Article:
David Manet’s Anne Frank is another version about present engagement seeking to encounter the past. The point is still a bitterness of history and to tug and cajole the forgotten into the present in a struggle against selective memory and a revisionism conducive to embalming the past- like the Anne Frank wax figure in Tussaud Berlin, the body becomes exposed in its coffin to the public almost eternally so the curious can file by to pay respects- against Mamet’s own inability to divorce history from his poetic intentions.
In the end, left with Mamet at the mercy of his own ego, unable to contend with Frank as really being separate from himself, perhaps waving a final farewell as she left the station at Wetorbok on her way to Bergen Belsen, somehow satisfying if only fleetingly a universal need to mourn at this departure point with her as a symbol that encapsulates overwhelming, unmeasurable trauma seeking to separate light from dark and avoid sinking into a gray melancholy.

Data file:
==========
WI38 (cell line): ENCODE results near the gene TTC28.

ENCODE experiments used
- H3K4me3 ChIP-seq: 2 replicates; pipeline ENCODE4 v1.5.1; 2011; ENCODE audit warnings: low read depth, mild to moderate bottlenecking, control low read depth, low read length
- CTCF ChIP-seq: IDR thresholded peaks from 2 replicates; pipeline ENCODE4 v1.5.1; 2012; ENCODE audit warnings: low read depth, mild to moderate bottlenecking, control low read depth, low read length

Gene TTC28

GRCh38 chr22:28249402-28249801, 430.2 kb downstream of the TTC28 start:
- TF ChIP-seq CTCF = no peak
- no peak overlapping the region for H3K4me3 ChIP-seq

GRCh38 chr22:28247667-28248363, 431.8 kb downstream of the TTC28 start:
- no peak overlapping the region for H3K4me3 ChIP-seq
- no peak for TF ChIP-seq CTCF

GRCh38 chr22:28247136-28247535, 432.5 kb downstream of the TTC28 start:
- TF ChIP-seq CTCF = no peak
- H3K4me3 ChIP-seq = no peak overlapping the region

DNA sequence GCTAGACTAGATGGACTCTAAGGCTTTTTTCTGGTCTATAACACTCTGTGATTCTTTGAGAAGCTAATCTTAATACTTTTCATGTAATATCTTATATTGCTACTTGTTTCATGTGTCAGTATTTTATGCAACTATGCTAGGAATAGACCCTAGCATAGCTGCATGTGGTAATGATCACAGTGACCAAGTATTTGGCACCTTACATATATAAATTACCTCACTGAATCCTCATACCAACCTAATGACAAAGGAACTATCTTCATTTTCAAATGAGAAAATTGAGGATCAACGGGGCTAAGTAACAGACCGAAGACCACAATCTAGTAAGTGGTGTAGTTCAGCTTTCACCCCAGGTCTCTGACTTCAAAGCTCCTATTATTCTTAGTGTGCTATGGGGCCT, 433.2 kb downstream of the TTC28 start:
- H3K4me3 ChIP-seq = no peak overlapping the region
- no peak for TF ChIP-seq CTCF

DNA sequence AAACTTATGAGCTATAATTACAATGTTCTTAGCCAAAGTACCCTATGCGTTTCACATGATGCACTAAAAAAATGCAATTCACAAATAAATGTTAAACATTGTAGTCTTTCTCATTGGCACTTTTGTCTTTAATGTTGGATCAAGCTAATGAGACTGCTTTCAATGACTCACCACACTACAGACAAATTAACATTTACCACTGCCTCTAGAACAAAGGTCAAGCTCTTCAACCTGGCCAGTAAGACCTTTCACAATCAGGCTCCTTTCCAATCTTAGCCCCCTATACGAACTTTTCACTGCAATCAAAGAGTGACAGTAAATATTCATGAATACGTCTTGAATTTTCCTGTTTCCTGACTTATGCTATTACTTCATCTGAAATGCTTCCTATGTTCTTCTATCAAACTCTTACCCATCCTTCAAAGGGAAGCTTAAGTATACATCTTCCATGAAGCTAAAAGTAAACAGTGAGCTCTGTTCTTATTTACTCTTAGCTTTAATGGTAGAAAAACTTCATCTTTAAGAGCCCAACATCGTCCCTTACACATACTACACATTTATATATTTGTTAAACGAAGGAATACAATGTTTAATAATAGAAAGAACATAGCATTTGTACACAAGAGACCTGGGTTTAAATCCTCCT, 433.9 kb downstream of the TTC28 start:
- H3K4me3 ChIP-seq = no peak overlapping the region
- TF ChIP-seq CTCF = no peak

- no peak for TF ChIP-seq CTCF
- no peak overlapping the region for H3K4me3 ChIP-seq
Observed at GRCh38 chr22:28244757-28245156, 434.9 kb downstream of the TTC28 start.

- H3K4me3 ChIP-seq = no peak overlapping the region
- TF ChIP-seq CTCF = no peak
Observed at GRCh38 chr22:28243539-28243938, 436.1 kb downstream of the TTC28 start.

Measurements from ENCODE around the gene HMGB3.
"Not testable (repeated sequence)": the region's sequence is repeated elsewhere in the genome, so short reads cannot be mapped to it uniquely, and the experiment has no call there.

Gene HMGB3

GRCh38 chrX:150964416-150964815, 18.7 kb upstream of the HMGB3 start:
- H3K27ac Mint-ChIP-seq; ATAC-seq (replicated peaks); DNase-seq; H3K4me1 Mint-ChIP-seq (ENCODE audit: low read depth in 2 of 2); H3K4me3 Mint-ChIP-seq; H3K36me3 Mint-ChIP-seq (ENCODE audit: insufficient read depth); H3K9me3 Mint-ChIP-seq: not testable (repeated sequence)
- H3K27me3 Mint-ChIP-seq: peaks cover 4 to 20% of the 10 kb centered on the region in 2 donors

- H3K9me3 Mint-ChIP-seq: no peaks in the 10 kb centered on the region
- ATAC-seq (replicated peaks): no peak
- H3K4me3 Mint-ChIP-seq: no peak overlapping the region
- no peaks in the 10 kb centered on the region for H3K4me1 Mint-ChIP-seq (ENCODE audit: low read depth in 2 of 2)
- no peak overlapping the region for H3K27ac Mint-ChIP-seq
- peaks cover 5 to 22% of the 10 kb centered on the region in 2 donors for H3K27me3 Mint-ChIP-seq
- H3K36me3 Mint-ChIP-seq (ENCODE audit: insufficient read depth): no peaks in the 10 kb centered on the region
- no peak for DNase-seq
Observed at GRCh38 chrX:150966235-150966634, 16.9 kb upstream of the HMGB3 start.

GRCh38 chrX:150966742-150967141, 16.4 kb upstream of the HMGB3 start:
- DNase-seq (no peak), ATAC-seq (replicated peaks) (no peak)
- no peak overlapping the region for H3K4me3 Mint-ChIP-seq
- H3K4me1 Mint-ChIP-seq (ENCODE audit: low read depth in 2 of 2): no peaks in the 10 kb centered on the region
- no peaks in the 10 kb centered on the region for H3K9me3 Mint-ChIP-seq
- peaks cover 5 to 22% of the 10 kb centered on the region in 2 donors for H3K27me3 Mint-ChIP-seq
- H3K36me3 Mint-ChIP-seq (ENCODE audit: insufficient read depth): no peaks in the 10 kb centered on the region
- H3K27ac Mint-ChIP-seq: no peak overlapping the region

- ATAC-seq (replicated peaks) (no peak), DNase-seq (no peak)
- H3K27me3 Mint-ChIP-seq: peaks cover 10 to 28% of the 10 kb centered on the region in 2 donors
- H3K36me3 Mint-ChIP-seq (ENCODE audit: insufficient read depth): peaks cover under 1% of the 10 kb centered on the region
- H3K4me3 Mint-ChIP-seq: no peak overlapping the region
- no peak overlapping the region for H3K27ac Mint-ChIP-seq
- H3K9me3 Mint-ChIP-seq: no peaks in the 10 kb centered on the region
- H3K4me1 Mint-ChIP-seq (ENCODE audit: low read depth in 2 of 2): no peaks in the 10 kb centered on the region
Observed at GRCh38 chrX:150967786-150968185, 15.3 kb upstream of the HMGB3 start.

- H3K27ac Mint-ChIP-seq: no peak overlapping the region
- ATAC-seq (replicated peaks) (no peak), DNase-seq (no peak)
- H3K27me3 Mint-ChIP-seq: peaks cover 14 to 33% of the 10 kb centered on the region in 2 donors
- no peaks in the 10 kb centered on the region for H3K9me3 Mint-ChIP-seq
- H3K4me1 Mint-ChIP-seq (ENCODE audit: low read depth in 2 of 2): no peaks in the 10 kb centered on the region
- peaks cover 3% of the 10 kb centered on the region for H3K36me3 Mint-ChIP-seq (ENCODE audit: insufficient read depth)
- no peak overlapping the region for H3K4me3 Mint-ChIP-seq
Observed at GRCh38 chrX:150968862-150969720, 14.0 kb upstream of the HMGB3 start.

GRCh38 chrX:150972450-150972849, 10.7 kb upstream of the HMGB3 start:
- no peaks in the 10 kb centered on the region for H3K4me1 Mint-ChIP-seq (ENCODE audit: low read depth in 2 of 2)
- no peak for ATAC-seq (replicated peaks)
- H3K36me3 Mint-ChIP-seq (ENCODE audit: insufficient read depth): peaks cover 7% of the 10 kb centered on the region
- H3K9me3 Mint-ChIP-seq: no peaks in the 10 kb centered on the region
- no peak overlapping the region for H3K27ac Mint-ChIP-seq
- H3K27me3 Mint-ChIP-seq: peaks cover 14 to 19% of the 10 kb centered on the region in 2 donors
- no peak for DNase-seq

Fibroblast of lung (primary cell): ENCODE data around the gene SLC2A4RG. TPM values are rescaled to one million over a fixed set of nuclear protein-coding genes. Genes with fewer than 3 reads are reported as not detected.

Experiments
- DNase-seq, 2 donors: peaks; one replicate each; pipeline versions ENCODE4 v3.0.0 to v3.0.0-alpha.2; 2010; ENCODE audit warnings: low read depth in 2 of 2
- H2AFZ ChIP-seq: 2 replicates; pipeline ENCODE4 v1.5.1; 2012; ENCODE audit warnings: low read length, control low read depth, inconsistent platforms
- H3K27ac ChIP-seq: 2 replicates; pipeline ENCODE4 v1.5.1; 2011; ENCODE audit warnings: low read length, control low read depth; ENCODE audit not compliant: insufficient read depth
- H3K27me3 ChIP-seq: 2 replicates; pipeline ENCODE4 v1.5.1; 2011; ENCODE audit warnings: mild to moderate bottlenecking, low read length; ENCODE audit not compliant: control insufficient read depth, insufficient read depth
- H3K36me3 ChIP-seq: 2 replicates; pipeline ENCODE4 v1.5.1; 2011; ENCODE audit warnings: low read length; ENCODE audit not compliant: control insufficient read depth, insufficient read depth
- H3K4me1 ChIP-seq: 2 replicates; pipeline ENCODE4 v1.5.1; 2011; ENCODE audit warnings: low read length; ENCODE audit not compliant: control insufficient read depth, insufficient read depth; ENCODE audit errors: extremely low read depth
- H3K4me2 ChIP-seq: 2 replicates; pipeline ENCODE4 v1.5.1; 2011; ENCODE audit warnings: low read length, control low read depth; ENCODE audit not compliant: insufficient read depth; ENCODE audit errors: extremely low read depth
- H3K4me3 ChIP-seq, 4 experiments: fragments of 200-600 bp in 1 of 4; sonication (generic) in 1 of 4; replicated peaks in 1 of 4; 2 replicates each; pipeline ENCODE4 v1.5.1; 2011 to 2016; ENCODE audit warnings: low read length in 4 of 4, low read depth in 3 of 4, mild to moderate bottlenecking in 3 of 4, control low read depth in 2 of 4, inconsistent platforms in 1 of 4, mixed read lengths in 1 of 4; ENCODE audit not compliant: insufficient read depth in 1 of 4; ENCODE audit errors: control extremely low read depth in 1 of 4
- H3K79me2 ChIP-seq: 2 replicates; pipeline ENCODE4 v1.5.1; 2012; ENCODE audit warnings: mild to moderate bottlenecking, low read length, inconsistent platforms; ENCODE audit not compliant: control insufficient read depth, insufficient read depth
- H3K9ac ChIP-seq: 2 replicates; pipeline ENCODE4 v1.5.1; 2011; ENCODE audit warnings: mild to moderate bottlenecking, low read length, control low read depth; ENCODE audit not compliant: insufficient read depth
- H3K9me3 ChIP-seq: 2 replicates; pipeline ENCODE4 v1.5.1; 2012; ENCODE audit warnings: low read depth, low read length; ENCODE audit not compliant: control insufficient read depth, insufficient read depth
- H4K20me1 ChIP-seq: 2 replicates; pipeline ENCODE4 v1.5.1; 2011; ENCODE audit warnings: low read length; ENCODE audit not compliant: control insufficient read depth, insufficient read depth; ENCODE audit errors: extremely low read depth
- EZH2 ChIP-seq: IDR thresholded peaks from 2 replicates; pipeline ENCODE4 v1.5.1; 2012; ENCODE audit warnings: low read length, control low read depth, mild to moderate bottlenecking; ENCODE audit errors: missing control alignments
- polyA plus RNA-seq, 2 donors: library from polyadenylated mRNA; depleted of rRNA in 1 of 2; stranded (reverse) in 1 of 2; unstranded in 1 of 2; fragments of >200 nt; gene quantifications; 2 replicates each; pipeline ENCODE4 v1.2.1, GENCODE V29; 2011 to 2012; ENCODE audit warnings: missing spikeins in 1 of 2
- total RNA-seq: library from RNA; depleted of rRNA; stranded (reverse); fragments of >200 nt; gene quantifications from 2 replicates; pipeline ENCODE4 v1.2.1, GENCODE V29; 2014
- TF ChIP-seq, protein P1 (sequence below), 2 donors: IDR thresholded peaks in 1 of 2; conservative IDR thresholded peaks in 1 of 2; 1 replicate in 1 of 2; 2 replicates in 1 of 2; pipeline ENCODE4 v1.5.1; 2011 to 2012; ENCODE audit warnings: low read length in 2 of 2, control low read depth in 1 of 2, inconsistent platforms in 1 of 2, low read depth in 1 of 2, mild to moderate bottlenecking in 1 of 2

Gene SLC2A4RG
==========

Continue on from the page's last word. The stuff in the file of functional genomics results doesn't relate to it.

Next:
…In the introduction to his essay collection “The Wicked Son: Anti-Semitism, Self-Hatred and the Jews,” David Mamet offered the book, in part, to readers “whose favorite Jew is Anne Frank and whose second-favorite does not exist.” We presume he won’t be quite as provocative with his next project, a new film version of “The Diary of Anne Frank,” which Mr. Mamet is writing and directing for Disney.
Variety reported that Mr. Mamet’s script would combine the original diary, written by Anne Frank while she and her family hid from Nazis in Amsterdam, with the stage play written by Albert Hackett and Frances Goodrich and new material from Mr. Mamet. Read More:http://artsbeat.blogs.nytimes.com/2009/08/12/mamet-to-write-and-direct-anne-frank-film/
…Still, Mamet’s version of “Anne Frank” isn’t a straight adaptation of the Holocaust victim’s memoirs, focusing instead on “a contemporary Jewish girl who goes to Israel and learns about the traumas of suicide bombing.”
“It’s very intense, and dark and scary,” Waxman’s source described. “It’s not a film version of ‘The Diary of Anne Frank.’ The story evolved into something more intense.” Read More:http://moviesblog.mtv.com/2009/09/25/david-mamets-the-diary-of-anne-frank-rejected-by-the-walt-disney-company/